I am the newest Lolly’s Locks employee. I jumped on board in August, and these past few months have been a whirlwind. I graduated from college last May, and spent my summer frantically applying for jobs. When I came across Lolly’s Locks, I knew I had stumbled upon an amazing opportunity. I am a childhood leukemia survivor, so cancer has always been a big part of my life, particularly because it has affected so many of my family members, as well. I read Lolly’s touching story, and I understood immediately why her family carries on her legacy, and I wanted to be a part of it. About a month and a few interviews later, I had my first day.
As a recent college grad, I had heard a million times that the transition to the workforce was daunting and exhausting. I was worried that I would show up every day to perform monotonous tasks, and turn into a working zombie (eat, sleep, work, repeat). I am more than happy to admit that I was wrong. Lolly’s family and friends welcomed me to the team with open arms and every day here at Lolly’s Locks is something new. No two days are the same. With just two of us here in the office, there’s never a dull moment. I am excited to come into work every day and time flies faster than I could have ever imagined.
In just these last few months, we have doubled our number of recipients. We are now up to 265! We are getting 3 or 4 applications a day, and that number is only growing. I spend hours a day on the phone getting to know the women we serve. The population we help is so diverse that every woman gives me a new insight into the world of tackling cancer as an adult. There are a few commonalities though. These women seek our assistance because they want to feel like themselves during a time where their lives have been uprooted by disease, taken over by doctors’ appointments and constant poking and prodding. From us they seek a degree of normalcy, the desire to look in the mirror and see themselves looking back, not an unfamiliar face. Cancer has taken so much from them, whether it be their energy, their appetite, their job, their ability to care for their children, their intimacy with their spouse. These are elements of a woman’s identity, aspects of their lives that prevent them from being able to be themselves.
Hair is external, people-facing, visible, and often eye-catching. Women are frequently described by their hair color, “the blonde one,” or their hair style, “the curly-haired one,” which is likely the root of the psychological effect that hair loss has on many women undergoing chemotherapy. When cancer has already permeated every internal aspect of these women’s lives, why must their appearance, their descriptor, their hair be affected, too?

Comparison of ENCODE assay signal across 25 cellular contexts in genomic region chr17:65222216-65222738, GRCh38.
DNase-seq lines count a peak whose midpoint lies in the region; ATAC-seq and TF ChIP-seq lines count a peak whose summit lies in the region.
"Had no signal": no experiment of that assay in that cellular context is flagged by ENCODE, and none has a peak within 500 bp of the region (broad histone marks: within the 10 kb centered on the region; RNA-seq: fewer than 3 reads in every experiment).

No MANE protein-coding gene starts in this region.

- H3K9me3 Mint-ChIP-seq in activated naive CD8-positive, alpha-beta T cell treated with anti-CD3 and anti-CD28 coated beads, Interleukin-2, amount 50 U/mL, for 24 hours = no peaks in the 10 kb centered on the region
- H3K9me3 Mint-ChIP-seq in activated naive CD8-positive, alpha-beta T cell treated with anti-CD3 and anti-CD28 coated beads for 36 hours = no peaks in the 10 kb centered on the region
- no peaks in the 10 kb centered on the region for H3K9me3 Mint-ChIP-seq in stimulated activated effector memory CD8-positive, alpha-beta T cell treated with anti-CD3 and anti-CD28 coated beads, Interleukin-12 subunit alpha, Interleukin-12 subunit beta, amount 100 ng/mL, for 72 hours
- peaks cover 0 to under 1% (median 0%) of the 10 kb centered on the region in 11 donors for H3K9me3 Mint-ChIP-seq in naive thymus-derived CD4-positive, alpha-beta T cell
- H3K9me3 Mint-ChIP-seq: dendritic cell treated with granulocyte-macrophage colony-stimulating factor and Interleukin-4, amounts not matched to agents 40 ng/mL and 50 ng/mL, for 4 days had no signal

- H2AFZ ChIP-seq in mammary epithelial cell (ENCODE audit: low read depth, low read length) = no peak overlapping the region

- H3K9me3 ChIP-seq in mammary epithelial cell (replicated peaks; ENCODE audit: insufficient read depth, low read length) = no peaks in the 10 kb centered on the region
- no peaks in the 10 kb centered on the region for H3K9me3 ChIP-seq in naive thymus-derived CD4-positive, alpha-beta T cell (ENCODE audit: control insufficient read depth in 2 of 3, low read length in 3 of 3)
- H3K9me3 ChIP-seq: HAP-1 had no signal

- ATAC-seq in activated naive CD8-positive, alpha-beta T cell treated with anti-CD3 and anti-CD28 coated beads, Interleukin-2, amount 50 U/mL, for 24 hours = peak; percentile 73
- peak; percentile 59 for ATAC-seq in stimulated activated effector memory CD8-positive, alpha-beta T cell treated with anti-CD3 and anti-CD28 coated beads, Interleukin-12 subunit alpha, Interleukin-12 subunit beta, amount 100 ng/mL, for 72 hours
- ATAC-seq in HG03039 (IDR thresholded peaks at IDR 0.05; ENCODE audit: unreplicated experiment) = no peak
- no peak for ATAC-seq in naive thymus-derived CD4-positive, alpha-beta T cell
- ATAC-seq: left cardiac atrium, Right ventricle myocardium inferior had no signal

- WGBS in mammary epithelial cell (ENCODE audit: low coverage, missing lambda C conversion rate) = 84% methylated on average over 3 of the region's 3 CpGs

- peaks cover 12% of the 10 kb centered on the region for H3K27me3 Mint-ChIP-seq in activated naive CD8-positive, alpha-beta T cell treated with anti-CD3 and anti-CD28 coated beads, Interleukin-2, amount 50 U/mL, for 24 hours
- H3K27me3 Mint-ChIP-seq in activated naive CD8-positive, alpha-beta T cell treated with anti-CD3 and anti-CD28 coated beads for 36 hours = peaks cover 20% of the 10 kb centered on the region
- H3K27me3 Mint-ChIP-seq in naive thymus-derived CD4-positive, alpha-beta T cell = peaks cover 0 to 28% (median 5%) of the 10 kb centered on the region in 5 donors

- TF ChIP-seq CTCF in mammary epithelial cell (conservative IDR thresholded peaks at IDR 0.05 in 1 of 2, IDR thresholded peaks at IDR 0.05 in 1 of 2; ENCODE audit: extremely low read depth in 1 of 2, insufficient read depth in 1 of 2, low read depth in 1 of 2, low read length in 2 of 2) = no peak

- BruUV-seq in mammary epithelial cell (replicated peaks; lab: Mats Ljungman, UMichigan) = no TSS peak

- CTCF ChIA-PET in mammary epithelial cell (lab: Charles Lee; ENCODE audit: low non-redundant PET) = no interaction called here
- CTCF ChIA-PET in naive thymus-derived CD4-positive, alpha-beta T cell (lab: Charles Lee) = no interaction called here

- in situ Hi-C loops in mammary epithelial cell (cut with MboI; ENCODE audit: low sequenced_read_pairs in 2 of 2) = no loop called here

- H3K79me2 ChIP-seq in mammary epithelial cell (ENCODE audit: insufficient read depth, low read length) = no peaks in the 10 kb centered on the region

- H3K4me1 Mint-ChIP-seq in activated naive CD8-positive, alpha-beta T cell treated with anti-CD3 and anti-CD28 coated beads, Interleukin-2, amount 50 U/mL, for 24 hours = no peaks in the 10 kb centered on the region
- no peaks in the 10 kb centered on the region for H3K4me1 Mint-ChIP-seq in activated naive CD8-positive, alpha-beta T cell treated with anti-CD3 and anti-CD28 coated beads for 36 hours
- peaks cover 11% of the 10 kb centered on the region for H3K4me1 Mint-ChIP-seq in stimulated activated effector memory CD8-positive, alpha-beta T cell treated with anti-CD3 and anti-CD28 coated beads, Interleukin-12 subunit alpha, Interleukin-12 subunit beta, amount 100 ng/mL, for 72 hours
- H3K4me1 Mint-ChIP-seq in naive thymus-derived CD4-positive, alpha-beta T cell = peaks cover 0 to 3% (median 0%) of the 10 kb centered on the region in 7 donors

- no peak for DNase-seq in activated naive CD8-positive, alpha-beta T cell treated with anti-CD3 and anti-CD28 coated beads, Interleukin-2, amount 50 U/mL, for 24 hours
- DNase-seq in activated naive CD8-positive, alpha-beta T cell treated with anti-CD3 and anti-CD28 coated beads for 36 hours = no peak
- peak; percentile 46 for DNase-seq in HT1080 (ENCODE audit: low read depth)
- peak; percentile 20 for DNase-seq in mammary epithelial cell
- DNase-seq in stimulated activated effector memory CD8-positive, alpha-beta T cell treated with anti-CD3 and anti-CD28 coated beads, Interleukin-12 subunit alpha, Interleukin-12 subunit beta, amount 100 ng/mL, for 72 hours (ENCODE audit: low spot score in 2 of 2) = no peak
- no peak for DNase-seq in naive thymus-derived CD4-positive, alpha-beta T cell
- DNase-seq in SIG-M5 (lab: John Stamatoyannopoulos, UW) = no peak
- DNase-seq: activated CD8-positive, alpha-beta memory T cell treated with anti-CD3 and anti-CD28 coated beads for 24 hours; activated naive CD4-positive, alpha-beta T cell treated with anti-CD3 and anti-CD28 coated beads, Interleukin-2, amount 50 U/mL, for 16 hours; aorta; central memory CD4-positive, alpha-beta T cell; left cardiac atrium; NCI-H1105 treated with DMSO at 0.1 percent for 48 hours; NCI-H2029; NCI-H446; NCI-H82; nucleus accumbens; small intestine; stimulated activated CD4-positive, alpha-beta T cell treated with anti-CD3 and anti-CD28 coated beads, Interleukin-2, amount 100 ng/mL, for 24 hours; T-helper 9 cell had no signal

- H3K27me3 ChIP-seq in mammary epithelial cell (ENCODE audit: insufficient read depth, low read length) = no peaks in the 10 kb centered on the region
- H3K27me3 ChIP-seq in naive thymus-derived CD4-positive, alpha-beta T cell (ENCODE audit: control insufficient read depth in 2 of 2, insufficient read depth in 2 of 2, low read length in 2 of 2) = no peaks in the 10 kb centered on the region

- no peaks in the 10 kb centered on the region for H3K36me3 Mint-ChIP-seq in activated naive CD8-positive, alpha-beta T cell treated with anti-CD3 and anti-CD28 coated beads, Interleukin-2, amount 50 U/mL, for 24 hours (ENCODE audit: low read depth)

With this influx of applications that we have received, I have come across something that really irks me. So many of our applicants feel the need to add a qualifier to their reasoning behind wanting a wig, “I am not a vain person, but…” or “I never thought I’d care so much about losing my hair, but….” Vanity isn’t the issue here, privacy is. Normalcy is. It’s frustrating to me that these women feel it necessary to justify their desire to maintain privacy. These women don’t want to explain their cancer diagnosis to everyone they face. They want to carry on their lives as normally as they can, when cancer has invaded many intimate spaces of their lives already. Unfortunately, bald women are more frequently than not associated with illness and that’s what causes the pity and the concern from the public when you see a bald female. They are expected to answer questions about their treatment, or listen to unsolicited advice, just as a result of their appearance. They deserve the undetectable wig that allows them to attend a son’s soccer game and keep the focus on him, or to maintain their work clientele without impending fear that their appearance could hinder business, or to go to the grocery store without facing pity eyes from everyone in the store.
Jaime and I just returned from a trip to the west coast where we were filming some of our recipients for our annual video. This was my first opportunity to meet our applicants in person, and it was an inspiration to see and hear first-hand how they each are overcoming the disease. These women come from all walks of life, live in all different states, work all different jobs, and yet they were each able to tell us the importance a wig had on their lives. For actress Alison, her wig gave her the courage to go to auditions without fear; for Gladis, her wig allowed her to feel like herself in family photos; for Tanyis, her wig helped her children feel more comfortable with her illness; for pregnant Caitlin, the wig prevented stares from strangers. For each of these women their wig gave them the freedom to look in the mirror and see themselves staring back, not a stranger affected by sickness. So to each of these women, we want to extend a thank you for opening up to us about your cancer journey, and for sharing many laughs with us on our trip.
In the office, we frequently talk about our hopes that one day our organization will be put out of business by the acceptance of bald women in our society as a sign of strength, not weakness. We hope that women suffering hair loss as a side-effect of chemotherapy will be able to carry on a day without feeling self-conscious, without the need for a wig to feel normal, but in the meantime, we will continue to work hard to help these women maintain an inkling of normalcy in their cancer-chaotic lives.